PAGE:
Skills to Develop
- Analyze source materials to determine how they support or refute the thesis
- Identify connections between source materials and eliminate redundant or irrelevant source materials
At this point in your project, you are preparing to move from the research phase to the writing phase. You have gathered much of the information you will use, and soon you will be ready to begin writing your draft. This section helps you transition smoothly from one phase to the next.
Beginning writers sometimes attempt to transform a pile of note cards into a formal research paper without any intermediary step. This approach presents problems. The writer’s original question and thesis may be buried in a flood of disconnected details taken from research sources. The first draft may present redundant or contradictory information. Worst of all, the writer’s ideas and voice may be lost.
An effective research paper focuses on the writer’s ideas—from the question that sparked the research process to how the writer answers that question based on the research findings. Before beginning a draft, or even an outline, good writers pause and reflect. They ask themselves questions such as the following:
How has my thinking changed based on my research? What have I learned?
Was my working thesis on target? Do I need to rework my thesis based on what I have learned?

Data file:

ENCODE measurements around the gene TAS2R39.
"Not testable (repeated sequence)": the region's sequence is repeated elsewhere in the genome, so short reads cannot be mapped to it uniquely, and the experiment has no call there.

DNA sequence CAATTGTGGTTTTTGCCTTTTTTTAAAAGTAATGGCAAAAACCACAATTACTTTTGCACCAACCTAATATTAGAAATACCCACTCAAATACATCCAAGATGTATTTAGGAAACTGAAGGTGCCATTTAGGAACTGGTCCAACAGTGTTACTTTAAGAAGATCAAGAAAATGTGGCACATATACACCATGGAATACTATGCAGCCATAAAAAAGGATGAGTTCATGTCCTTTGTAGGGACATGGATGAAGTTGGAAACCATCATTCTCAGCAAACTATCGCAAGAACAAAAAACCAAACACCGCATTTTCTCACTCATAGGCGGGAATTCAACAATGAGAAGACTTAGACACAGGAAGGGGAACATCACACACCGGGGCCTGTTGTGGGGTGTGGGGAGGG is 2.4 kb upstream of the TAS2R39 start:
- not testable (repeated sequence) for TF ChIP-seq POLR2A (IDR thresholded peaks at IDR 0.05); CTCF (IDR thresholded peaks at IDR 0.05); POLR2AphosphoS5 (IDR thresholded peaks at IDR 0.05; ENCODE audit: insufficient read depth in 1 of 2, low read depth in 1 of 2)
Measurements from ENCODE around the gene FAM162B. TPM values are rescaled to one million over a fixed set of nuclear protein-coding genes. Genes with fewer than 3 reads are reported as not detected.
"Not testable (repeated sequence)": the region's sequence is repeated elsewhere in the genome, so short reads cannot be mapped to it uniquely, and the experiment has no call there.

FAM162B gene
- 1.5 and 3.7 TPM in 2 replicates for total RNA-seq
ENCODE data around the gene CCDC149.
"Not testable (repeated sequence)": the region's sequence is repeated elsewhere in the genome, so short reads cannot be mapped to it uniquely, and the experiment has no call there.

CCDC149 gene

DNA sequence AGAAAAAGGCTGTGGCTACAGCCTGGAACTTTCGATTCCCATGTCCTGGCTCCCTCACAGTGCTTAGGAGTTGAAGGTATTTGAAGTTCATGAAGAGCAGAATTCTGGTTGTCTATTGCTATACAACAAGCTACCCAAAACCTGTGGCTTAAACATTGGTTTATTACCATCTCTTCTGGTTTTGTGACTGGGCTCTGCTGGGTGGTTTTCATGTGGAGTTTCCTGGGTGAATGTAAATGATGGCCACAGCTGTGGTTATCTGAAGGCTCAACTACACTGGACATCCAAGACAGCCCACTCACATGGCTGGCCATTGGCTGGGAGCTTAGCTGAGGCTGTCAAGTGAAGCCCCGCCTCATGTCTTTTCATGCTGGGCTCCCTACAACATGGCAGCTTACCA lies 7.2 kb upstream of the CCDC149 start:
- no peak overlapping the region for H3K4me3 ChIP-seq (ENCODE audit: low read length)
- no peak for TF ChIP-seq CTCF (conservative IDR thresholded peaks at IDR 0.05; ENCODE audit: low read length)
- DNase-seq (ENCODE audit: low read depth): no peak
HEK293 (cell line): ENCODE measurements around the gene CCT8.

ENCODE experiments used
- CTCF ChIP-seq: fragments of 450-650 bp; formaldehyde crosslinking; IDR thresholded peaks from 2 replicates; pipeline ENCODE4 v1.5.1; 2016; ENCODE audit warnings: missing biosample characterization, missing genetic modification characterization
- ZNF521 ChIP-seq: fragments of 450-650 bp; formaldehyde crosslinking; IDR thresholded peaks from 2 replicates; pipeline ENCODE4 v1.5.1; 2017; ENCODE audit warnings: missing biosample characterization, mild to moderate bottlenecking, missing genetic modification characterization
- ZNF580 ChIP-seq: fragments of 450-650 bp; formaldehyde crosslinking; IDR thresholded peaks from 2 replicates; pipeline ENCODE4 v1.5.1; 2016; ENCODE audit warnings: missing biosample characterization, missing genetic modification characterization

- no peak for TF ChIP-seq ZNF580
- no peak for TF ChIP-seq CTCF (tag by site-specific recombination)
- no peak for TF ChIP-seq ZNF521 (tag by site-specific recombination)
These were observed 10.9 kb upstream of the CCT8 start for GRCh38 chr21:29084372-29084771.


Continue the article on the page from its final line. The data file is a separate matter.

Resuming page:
How does the information in my sources mesh with my research questions and help me answer those questions? Have any additional important questions or subtopics come up that I will need to address in my paper?
How do my sources complement each other? What ideas or facts recur in multiple sources?
Where do my sources disagree with each other, and why?
In this section, you will reflect on your research and review the information you have gathered. You will determine what you now think about your topic. You will synthesize, or put together, different pieces of information that help you answer your research questions. Finally, you will determine the organizational structure that works best for your paper and revise the outline you have already made and had approved to be a more formal sentence outline (an outline that contains more information like topic sentences, your supporting ideas organized more appropriately, and the sources you plan to use.